FTC Requires Opt-Out for Prerecorded Calls


Today (Dec. 1) the FTC announced that all prerecorded telemarketing messages must have an easy way for consumers to opt-out of future calls. Currently prerecorded calls are legal only in certain limited circumstances--like if the caller represents a charity or has an "established business relationship" with the individual.

Now these prerecorded calls must provide consumers with a way to opt-out, and the FTC has outlined specific guidelines telemarketers must adhere to.

Here is an excerpt from the FTC's News Release:

"Under Do Not Call amendments adopted in August, effective today, any permitted prerecorded message must provide the called consumer with an interactive means to opt out of receiving future calls from the seller or fundraiser using the prerecorded message. Moreover, the consumer must be able to opt out at any time while the message is playing by pressing a particular number or speaking a particular word. Once the consumer has opted out, his or her phone number must be automatically added to the in-house Do Not Call list of the calling seller or fundraiser. Then the call immediately must be disconnected so that the consumer's line is cleared."

However, as always, there are a few exceptions to this rule. Political calls, market survey calls, calls made in-house by banks or telephone companies, and healthcare messages covered by the Health Insurance Portability and Accountability Act (HIPAA), are all exempt from this requirement.

The FTC also revealed that in September 2009 prerecorded calls will be regulated even further, as these messages will only be permissible in "calls to consumers who have expressly agreed to receive them."

From today forward, if you receive prerecorded calls violating these terms make sure to file a complaint with the FTC!

6 Comments RSS

jackalope | December 3, 2008 9:45 AM | Reply

I just received a robo call calling my attention to "expiring credit card services." I am on "Do Not Call List." Caller did not comply with new FCC requirements about offering an op-out procedure. Caller did not comply with old FCC requirements about identifying firm, etc. There was absolutely no record of the call left on my caller ID: no number, no info., nothing. Does this indicate that the carrier is cooperating with the telemarketer?

jim e | December 9, 2008 9:19 PM | Reply

why bother the FCC, fed gov, local law or teleco?
they won't do diddly-squat......
US Pharmacy has been harrassing us for years.......

Jon Daley | December 20, 2008 2:50 PM | Reply

Yeah, I've filed numerous complaints with my state and federal do not call folks. They sometimes do actually follow up on it, but they never actually get anything done. Just another government waste of money.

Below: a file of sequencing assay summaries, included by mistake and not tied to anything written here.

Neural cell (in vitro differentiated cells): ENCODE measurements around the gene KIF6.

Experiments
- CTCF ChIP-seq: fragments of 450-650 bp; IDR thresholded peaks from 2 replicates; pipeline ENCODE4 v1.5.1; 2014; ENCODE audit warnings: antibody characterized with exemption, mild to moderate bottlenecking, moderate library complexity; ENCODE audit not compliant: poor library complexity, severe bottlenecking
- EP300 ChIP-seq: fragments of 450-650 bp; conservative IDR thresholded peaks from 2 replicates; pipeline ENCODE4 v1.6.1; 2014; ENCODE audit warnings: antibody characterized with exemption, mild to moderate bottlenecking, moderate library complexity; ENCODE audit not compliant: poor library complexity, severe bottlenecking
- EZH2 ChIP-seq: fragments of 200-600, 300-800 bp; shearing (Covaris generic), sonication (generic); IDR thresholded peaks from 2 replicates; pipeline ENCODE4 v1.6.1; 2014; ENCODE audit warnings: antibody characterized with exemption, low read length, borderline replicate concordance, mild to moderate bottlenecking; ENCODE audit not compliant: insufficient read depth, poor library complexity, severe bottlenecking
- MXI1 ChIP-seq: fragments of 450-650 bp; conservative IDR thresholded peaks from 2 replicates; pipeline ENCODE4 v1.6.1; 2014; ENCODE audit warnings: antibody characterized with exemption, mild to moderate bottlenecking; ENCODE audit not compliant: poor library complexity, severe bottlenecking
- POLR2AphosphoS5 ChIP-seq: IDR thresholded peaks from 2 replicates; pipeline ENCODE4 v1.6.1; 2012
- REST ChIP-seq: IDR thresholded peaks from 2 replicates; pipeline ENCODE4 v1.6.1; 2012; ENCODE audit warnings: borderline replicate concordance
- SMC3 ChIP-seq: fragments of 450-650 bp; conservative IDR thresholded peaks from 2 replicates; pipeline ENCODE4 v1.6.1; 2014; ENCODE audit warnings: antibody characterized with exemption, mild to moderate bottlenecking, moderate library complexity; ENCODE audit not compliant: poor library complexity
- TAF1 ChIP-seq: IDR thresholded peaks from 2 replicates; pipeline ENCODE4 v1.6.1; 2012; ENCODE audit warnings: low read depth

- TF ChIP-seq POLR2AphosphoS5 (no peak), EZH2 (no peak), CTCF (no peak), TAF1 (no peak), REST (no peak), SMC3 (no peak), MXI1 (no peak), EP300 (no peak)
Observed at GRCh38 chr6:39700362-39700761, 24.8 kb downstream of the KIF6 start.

My solution is to run my own VOIP server, and then I can blacklist numbers, screen calls marked private, etc. so my phone doesn't even ring until they jump through some hoops.

Charge Controller | January 3, 2009 9:09 AM | Reply

I really appreciate this site. I have been at a loss about what to do with these calls I get about my vehicle warranty about to expire. The phone company doesn't care because they're making money off my minutes. I get upwards of 4 calls a week.

Kathy | January 20, 2009 6:48 PM | Reply


I ratted out Residential Lending Corp. in 2007, got an official thank you letter from Jeffrey Tegnor of the FCC and then heard nothing more.

One day I was looking up Residential to see if anyone else had complained online about it, and I stumbled upon a site of FCC citations where Residential did indeed get one just 2 weeks after I filed the complaint. A citation is very serious.

The FCC won't call or write or send you a copy of the citation because they don't have time or resources to reply back to hundreds or even thousands who bothered to file a complaint. You have to find it yourself.

I got up the courage and sued Residential and won $3,000--no kidding! But collecting is a headache if you don't know what you're doing. And I didn't but now I do.

My next target, Nationwide, just got a letter of my intent to sue for $8,500 unless they settle with me before court for $5,000. They're the ones "sharing" Auto Warranty's number. Way way illegal.

Learn how to sue them and give it a try.


mike | January 24, 2009 8:45 AM | Reply

does anyone know an address of this auto

warranty here in usa I go one letter

from these scammers best thing to do

is get an attorney to write an letter on his letter head to these people

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